You, get back on Facebook with one click

If you received an email from security@facebookmail.com, it can be hard to tell if it is real or fake, legitimate or suspicious.

While Facebook help does say that they send email notifications from Facebookmail.com, just because an email has that domain in the from address doesn’t necessarily mean it is real. Like on a real envelope, you can put 1600 Pennsylvania Avenue, Washington DC, as the From address, bad people do that with emails to impersonate (or spoof, in technical terminology).

One email I had received in several of my inboxes had this content:

Subject: DJ, get back on Facebook with one click

It looks like you’re having trouble logging into Facebook. Just click the button below and we’ll log you in.

This looked suspicious to me, because it made it too easy to click. Someone from Facebook Help Team had also said this kind of an email looked suspicious. But it’s hard to tell definitively if Facebook actually generates an email like this. Here’s a safety tip: never click on a button or link in an email!

fb-suspicious

To verify what a real Facebook email looks like, I went to facebook.com in a private new incognito window and clicked on the “Forgot account?” link. I filled in the form with my email address, and then I received an email that looks like this:

fb-real-reset

And wouldn’t you know it, the URL for the “let us know” link is https://www.facebook.com/login/recover/disavow_reset_email.php?n=26267&i=www&id=501181234 and the Change Password button link goes to https://www.facebook.com/recover/code?u=501181234&n=26267&exp_locale=en_US&s=23.

Conclusion: it’s hard to tell. But when you’ve initiated the forgot account command to reset your password, and you receive a security email at that time, it’s very likely a legitimate email that you generated.

But if security emails are coming to you at a random time when you know you weren’t trying to access your account, then something suspicious may well be happening. Best response is to not respond and do nothing.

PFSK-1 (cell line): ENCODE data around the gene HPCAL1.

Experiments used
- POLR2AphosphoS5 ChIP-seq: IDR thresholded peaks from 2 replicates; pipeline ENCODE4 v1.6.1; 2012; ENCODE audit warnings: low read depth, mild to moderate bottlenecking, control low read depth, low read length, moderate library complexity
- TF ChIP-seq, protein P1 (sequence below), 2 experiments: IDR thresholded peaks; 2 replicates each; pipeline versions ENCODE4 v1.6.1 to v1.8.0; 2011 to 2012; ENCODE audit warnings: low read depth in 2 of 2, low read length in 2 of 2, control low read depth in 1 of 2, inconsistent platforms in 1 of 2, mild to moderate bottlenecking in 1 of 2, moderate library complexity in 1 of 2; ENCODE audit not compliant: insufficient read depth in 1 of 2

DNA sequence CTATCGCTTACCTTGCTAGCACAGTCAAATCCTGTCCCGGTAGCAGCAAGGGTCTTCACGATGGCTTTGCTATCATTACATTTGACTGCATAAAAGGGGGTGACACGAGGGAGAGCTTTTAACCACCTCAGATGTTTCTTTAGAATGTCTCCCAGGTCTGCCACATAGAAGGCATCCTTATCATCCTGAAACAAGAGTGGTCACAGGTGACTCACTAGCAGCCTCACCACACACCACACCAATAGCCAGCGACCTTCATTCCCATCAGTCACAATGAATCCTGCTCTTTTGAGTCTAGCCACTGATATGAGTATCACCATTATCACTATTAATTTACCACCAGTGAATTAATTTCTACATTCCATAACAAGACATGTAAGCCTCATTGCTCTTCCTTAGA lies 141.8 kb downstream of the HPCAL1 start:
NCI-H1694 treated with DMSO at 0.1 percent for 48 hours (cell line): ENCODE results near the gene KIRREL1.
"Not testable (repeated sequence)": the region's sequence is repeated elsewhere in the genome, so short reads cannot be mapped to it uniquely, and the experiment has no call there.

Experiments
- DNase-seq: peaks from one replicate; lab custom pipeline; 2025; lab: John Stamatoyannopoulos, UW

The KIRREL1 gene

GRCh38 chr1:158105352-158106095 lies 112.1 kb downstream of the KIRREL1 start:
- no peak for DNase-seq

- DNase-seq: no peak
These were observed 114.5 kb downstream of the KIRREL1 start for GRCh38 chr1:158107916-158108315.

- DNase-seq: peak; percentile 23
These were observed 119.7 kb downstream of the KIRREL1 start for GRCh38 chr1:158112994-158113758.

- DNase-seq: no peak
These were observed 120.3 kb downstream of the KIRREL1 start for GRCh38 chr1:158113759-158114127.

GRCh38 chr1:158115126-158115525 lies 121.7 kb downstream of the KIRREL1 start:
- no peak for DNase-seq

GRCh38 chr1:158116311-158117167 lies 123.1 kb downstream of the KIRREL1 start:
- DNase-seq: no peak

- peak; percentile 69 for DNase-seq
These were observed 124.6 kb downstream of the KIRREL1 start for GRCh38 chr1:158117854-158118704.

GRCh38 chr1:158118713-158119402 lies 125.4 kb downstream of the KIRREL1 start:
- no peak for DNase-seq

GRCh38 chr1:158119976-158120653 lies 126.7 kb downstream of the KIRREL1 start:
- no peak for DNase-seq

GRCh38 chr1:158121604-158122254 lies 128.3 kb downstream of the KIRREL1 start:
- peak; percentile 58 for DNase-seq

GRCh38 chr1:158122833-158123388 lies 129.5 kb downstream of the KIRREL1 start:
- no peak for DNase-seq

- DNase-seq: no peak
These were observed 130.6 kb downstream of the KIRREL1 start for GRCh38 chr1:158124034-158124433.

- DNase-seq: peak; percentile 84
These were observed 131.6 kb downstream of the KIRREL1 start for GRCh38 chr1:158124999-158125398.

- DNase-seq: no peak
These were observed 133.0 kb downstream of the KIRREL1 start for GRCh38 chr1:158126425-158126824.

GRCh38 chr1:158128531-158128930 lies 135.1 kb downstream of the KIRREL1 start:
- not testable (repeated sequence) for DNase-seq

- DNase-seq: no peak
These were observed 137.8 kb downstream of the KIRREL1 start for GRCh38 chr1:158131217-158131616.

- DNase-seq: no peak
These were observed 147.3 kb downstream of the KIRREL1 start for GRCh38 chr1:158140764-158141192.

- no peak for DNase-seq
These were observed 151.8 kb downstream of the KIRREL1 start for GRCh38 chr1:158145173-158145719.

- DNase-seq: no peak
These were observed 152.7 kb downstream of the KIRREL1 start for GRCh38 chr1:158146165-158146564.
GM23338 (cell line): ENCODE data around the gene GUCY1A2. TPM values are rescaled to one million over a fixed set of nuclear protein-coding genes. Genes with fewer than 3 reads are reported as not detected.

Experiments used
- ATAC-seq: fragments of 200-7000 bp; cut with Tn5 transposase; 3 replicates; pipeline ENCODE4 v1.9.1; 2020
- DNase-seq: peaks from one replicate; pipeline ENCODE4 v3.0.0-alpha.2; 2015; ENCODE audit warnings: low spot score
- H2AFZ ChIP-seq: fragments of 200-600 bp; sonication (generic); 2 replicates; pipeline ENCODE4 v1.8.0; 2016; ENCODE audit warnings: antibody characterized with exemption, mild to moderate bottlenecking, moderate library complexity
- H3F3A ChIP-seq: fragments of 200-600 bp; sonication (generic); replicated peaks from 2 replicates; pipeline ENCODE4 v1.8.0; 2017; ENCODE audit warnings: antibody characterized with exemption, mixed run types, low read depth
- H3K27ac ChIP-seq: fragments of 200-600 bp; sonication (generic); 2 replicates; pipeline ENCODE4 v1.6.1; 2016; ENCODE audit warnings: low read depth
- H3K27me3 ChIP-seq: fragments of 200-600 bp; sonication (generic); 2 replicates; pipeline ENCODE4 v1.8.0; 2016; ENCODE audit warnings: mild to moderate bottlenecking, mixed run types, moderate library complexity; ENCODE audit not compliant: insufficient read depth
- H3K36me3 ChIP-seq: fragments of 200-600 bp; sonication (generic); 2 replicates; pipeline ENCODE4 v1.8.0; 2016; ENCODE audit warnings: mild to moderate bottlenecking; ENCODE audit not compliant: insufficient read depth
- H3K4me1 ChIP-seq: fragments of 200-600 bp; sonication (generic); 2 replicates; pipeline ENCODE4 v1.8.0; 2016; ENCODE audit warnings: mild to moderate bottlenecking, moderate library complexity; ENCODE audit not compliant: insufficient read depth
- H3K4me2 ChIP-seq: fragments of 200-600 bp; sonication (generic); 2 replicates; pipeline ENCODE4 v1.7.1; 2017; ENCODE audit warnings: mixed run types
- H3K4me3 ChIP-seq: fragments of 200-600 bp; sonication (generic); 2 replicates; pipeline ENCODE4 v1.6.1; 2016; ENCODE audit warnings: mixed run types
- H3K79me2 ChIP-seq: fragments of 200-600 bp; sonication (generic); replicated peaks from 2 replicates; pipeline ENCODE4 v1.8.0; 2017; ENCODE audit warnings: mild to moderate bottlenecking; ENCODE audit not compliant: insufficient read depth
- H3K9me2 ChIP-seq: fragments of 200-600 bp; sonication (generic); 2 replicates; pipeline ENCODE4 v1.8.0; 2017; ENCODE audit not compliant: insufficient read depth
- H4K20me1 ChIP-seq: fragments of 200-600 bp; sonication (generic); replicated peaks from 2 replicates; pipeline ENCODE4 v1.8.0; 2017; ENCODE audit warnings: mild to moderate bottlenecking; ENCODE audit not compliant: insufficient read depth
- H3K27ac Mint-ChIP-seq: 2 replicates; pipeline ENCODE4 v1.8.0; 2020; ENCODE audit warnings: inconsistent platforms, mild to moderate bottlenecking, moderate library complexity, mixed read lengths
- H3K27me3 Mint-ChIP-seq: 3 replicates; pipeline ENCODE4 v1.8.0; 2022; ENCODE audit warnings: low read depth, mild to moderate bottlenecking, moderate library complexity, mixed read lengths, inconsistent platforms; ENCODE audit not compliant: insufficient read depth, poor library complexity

For additional help, here’s official Facebook answers:

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The 3 Tweeting Veturis Sisters: Rochelle, Haley, and Chelsey

[an excerpt of a recent news article…]

#EndOfAnEraForSocialMediaPioneers : Real life has intruded on three sisters who are stars on Twitter, Facebook and other online networking sites.

LEONARD ORTIZ, ORANGE COUNTY REGISTER (May 3, 2013)

IRVINE – For the first time in more than a decade, the three grown sisters are living together under one roof – IRL.

“Duh!” they practically shout in unison to the clueless reporter, expertly darting their expressive eyes from the glowing screens of their iPhones and iPads to the supposedly wired dude who is peppering them, face-to-face, with questions.

“In Real Life!!!”

Oh.

For one week, the bubbly and smiley Veturis sisters – Rochelle, 31, Haley, 28, and Chelsey, 25 – are sharing a townhome in a social-media experiment aimed at goosing interest in a new Irvine Co. Apartment Communities neighborhood.

The sisters are among the best-known personalities on the local social-media circuit, each commanding huge followings on Facebook, Twitter, Instagram, YouTube, Pinterest, Vine and other online networking sites.

Companies throw tons of free stuff at them to get them to promote products – in this case, the new Los Olivos neighborhood – and attract their followers to events.

But the sisters’ era as pioneering “social media influencers” is coming to a close.